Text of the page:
Introduction: Allogeneic hematopoietic stem cell transplantation (HSCT) is potentially curative for patients with acute myeloid leukemia (AML), but AML relapse remains a crucial issue in this setting. Monitoring of minimal residual disease (MRD) is valuable for risk stratification of relapse in patients with AML. The association between MRD (after induction, consolidation, and pre-transplantation) and outcomes had been well studied. A few studies have shown evidence of MRD in the early phase post-allogeneic HSCT, using flow cytometry. The aim of this single center retrospective observational study was to investigate the effect of MRD post-allogeneic HSCT in patients with AML.

Patients and methods: A retrospective case analysis was performed involving 88 patients with AML who were treated with allogeneic HSCT at our hospitals from January 2011 to December 2016. We excluded 27 patients in whom MRD could not be evaluated for various reasons, six patients without bone marrow examination, and four patients with early relapse before the MRD assessment. The remaining 51 patients were included in the analysis. Flow cytometry analysis was performed on bone marrow aspirates obtained approximately 28 days post-allogeneic HSCT. The cutoff value of MRD was set as 0.01%. We set the primary endpoint as the cumulative incidence of relapse rate. The overall survival (OS), progression free survival (PFS), and cumulative incidence of non-relapse mortality (NRM) were also evaluated. To evaluate the impact of MRD on the primary endpoint, we employed the Fine and Gray analysis. Adjusted covariates were as follows: age, sex, karyotype, disease status before HSCT, and myeloablative conditioning (MAC) (vs. reduced intensity conditioning).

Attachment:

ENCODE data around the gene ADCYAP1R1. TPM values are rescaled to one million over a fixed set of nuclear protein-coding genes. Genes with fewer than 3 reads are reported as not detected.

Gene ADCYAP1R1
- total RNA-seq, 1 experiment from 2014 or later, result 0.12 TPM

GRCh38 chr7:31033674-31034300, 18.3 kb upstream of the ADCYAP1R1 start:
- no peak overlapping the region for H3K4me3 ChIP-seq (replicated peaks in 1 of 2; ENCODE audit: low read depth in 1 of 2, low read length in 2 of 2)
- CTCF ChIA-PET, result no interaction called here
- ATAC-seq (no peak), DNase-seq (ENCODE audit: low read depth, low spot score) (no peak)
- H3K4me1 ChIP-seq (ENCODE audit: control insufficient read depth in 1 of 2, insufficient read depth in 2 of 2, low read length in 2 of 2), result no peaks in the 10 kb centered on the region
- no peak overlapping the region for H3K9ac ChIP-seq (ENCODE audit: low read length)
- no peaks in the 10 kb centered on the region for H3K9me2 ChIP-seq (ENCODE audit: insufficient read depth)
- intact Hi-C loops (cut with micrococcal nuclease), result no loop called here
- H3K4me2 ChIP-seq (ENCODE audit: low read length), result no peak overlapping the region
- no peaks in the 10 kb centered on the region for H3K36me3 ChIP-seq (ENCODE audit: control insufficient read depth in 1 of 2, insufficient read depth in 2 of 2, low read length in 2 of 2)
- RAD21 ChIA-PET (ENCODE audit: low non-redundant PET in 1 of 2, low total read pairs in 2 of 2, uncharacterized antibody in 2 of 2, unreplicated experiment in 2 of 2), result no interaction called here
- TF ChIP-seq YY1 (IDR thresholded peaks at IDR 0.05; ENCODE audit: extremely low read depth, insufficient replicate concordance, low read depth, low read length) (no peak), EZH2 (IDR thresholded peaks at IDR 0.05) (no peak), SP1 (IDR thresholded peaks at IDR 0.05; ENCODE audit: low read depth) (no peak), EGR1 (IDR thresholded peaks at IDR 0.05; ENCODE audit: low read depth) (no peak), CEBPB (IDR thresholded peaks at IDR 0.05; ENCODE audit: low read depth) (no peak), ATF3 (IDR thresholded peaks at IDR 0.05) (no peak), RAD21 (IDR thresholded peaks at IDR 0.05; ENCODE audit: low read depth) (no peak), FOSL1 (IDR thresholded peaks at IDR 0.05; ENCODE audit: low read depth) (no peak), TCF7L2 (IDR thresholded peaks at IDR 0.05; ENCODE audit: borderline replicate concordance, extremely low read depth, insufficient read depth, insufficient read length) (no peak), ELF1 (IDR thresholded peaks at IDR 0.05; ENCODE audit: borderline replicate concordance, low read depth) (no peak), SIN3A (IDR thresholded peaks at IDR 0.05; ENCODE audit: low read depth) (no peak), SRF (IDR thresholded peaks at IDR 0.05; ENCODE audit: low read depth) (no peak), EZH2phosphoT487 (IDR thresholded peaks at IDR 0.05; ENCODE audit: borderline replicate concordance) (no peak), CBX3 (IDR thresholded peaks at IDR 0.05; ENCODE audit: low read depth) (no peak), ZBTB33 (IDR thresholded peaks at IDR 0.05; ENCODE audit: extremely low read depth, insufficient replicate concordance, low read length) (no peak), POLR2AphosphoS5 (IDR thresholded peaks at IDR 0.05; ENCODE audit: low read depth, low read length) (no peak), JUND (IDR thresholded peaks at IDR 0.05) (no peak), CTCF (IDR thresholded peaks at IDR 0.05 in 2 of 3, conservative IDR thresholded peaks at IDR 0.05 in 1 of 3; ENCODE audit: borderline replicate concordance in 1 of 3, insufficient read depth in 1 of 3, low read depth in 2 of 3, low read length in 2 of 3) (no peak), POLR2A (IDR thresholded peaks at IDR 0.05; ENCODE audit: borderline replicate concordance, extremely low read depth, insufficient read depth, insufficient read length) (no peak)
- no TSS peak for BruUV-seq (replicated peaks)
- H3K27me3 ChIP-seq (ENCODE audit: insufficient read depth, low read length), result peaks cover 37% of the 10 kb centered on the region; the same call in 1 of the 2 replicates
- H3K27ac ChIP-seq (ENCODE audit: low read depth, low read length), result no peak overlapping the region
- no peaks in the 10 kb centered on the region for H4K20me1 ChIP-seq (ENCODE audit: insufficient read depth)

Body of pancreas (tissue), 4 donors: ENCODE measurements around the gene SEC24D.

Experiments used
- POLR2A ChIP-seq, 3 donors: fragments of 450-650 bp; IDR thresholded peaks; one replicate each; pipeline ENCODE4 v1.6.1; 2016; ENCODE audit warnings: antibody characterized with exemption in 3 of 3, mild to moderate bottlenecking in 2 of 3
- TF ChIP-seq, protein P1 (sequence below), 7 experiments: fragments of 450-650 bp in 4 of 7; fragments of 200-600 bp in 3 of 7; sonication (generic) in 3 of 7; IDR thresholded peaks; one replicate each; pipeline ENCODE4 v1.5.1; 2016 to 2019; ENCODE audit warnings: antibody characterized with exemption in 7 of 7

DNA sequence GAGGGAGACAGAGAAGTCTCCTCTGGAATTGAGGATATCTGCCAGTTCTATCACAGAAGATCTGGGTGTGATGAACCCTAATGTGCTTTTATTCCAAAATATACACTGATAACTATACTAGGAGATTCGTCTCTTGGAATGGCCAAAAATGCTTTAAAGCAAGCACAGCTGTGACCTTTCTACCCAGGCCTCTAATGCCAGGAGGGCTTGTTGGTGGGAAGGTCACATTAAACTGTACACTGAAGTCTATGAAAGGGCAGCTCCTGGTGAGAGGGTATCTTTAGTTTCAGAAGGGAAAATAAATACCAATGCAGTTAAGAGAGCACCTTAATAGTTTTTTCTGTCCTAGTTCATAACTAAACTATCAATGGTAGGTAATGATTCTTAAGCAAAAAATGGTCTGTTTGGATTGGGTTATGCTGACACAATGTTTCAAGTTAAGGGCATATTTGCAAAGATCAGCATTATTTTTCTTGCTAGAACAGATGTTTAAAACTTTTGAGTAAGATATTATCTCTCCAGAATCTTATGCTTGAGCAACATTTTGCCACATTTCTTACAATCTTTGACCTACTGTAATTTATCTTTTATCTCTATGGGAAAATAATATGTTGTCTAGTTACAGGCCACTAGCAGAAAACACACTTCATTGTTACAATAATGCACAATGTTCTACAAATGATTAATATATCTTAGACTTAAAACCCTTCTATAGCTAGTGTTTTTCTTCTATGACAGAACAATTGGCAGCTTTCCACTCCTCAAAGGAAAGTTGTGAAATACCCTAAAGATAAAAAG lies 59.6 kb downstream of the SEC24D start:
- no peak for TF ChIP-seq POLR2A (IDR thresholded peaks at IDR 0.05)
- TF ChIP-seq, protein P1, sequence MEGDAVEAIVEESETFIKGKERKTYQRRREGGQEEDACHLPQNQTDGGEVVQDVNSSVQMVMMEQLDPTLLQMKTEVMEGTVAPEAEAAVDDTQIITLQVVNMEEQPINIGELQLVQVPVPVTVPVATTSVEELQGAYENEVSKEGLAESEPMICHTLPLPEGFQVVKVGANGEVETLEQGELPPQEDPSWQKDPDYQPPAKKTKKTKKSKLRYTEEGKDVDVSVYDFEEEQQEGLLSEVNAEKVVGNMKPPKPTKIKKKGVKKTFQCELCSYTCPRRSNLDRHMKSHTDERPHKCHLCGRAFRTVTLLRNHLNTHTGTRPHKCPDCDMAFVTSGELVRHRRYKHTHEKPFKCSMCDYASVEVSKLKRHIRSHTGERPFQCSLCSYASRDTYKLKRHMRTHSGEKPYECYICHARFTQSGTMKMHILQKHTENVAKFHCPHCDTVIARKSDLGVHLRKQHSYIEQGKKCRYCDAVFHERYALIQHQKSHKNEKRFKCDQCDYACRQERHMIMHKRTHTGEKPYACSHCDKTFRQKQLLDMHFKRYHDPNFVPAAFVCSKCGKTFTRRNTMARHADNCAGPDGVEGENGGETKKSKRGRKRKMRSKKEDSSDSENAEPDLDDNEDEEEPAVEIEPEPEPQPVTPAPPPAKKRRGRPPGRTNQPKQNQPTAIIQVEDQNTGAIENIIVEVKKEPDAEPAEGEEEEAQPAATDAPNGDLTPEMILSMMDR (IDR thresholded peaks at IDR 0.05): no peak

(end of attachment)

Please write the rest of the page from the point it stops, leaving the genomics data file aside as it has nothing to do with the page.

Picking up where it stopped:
Results: Among the study patients, the median age was 48 years (range: 40-59 years), and 31 patients (60.8%) were male. Regarding the risk of karyotype, five (9.8%), 17 (33.3%), and 28 (54.9%) patients had favorable, intermediate, and high-risk karyotype, respectively. One patient had no data for karyotype at diagnosis because his bone marrow was dry tap. Before HSCT, 15 patients were not complete remission, 27 were MRD positive, and 9 were MRD negative. The MAC regimen was administered in 45 patients (88.2%). Thirty-two patients had MRD in the early phase post-HSCT. There were no significant differences in patient characteristics between MRD-positive and MRD-negative groups. Regarding the primary endpoint, cumulative incidence of relapse was 44.5% (95% confidence interval [CI] 29.4-58.6%) in the total population, 16.4% (3.8-36.9) in the MRD-negative group and 59.6% (38.7-75.4%) in the MRD positive group (p = 0.007) (Figure A). In the multivariate analysis, MRD-positive status early after HSCT was independently associated with a high relapse rate with the adjusted hazard ratio of 4.86 (95% CI 1.51-15.7, p = 0.008), whereas disease status before HSCT was not. Regarding the secondary endpoints, PFS was 45.6% (95% CI 30.6-59.3%) in the total population, 67.1% (40.9-83.7) in the MRD-negative group, and 34.2% (17.7-51.4%) in the MRD-positive group (p = 0.035) (Figure B). There were no significant differences in the NRM and OS (Figure C, D).

Conclusion: Our study showed that MRD-positivity early after allogeneic HSCT was associated with a higher relapse rate and poor PFS. Patients with MRD had a higher risk of relapse, and therefore, a prophylactic donor lymphocyte infusion or chemotherapy such as azacitidine may be considered.


No relevant conflicts of interest to declare.

Author notes


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